360 feedback experiment

Inspired by this Quora post, a friend and I decided to reach out to people whose opinion we valued for feedback on our strengths and weaknesses. Here’s what we asked:

  1. What role does Alice play in your life? (How do you know her)
  2. What is Alice good at? Describe her at her best.
  3. What are some ways you’d love to see her build on these strengths?
  4. What is Alice not so good at? Describe her on an off day.
  5. What are some ways Alice can improve on her weaknesses?

What I learned

Three themes that came up most frequently in my off day feedback were: being more assertive, dealing directly with conflict, and handling unmet expectations. Alice and I actually shared a lot of the same areas for improvement and I was kind of disheartened to see how much of it broke down along gender stereotypes.

Most of these were things I knew in the back of my mind but hearing them crystallized by others makes me feel empowered to “get an ounce cockier,” as someone put it. It was interesting that more than one person pointed out I could benefit from behaving in what feels like an extreme way but that won’t actually be extreme at all.

Things that surprised me

Going through Alice’s feedback, I was surprised at how consistent the comments were after just a few (~3) responses. I imagine most of us think that only our family and closest friends see certain sides of our personality. The reality is that though the degree to which we express them might vary, our quirks and inclinations are relatively stable across contexts.

The majority of the feedback focused on the “how” rather than the “what”. Less of a surprise, but I was still struck by how strongly the comments skewed towards approach as opposed to accomplishments. How do you make people feel when you’re around them? What’s your process for tackling problems and disagreements? It got me thinking that there has to be a better way to incorporate this qualitative measure into the job application process.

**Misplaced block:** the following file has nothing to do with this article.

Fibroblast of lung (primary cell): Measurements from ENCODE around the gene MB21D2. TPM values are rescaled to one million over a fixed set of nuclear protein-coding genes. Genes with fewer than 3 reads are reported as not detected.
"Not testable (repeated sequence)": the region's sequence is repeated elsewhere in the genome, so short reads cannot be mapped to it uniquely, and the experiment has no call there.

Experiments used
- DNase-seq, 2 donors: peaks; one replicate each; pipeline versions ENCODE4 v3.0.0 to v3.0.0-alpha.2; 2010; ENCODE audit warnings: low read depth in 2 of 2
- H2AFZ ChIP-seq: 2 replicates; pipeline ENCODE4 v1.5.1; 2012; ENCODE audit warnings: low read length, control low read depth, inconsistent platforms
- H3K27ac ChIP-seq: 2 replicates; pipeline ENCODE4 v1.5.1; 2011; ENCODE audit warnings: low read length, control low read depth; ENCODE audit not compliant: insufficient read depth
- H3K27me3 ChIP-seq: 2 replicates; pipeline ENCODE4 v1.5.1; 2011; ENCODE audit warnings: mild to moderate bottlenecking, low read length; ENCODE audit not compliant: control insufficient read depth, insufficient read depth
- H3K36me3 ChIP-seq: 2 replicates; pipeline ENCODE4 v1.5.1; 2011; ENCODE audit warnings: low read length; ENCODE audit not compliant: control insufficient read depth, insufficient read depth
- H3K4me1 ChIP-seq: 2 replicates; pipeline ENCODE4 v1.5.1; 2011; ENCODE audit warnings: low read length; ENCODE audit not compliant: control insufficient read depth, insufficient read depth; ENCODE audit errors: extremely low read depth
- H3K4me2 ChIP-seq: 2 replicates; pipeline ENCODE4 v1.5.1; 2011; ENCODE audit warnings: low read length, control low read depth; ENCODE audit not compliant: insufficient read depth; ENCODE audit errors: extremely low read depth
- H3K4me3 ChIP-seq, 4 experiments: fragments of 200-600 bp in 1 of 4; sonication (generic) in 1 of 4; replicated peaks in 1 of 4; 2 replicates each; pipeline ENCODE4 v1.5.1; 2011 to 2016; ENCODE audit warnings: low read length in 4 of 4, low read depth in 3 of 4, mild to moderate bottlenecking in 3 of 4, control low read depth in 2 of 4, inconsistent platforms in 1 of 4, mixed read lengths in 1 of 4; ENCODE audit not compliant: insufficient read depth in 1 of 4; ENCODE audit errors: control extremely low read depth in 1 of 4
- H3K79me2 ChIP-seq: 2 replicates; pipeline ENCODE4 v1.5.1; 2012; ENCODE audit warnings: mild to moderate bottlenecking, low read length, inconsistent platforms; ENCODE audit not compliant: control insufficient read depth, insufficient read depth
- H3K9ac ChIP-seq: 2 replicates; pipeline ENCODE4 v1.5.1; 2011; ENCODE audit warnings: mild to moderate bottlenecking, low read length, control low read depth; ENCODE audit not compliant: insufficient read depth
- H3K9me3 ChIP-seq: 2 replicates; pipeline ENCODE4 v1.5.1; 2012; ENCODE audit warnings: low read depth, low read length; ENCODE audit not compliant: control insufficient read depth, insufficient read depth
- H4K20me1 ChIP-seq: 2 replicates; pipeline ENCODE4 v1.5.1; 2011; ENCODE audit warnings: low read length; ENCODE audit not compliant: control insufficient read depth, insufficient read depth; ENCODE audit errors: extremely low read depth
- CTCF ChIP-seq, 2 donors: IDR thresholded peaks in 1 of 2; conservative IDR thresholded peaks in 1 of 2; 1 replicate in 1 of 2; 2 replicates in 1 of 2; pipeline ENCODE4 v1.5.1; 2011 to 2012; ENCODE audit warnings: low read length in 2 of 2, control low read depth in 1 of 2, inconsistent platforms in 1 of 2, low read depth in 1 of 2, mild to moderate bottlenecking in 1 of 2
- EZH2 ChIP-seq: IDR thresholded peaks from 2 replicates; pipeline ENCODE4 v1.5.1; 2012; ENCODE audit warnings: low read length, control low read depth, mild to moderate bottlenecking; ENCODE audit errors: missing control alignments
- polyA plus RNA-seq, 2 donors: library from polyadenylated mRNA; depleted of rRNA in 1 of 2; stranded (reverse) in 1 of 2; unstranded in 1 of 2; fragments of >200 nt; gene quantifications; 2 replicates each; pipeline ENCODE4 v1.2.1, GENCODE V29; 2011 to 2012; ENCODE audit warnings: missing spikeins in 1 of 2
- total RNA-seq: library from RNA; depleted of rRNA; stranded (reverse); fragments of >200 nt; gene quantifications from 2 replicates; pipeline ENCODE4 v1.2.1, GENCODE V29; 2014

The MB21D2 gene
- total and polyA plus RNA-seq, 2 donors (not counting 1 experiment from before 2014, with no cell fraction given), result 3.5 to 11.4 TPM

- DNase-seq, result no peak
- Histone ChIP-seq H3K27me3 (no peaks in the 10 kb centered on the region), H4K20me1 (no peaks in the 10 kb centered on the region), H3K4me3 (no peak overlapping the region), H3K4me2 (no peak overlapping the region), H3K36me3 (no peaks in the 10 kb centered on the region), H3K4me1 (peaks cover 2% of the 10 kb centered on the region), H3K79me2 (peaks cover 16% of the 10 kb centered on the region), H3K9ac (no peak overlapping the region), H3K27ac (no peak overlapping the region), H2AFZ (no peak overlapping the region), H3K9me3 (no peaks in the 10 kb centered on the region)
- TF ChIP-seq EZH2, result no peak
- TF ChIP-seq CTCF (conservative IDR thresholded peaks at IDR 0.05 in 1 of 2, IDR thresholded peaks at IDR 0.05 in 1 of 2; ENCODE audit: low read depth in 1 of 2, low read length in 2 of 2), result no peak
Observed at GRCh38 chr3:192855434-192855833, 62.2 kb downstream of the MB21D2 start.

Tips

Make sure your list of people includes a range of perspectives. Some dimensions to consider: relationship (friend, family, coworker, mentor, etc.), how long you’ve known the person, gender, and age (older points of view can be especially insightful).

Per the consistency point earlier, you really only need a handful of insightful responses to start seeing patterns. Alice and I had between 15 and 20 people on our list and a ~55% response rate. Some ways to improve this percentage:

  • Give people a heads up this is coming…so your dad doesn’t ask your friend if the experiment is real after the second reminder email (oops).

  • Insightful comments take some reflection. Allow two weeks for people to send in their thoughts.

  • We probably could have cut questions three and five as a lot of people ended up answering them in their responses to two and four. Additionally, while many of the suggestions raised were actionable, you’re going to be the best judge of what next steps make sense in your situation.

Use this as an opportunity to test your self-awareness. Write down what you think are your biggest strengths and weaknesses and see how it compares to others’ perceptions.

If you’re interested in giving this a try, here’s the email we sent and a spreadsheet to track responses. Would love to hear what you learn!

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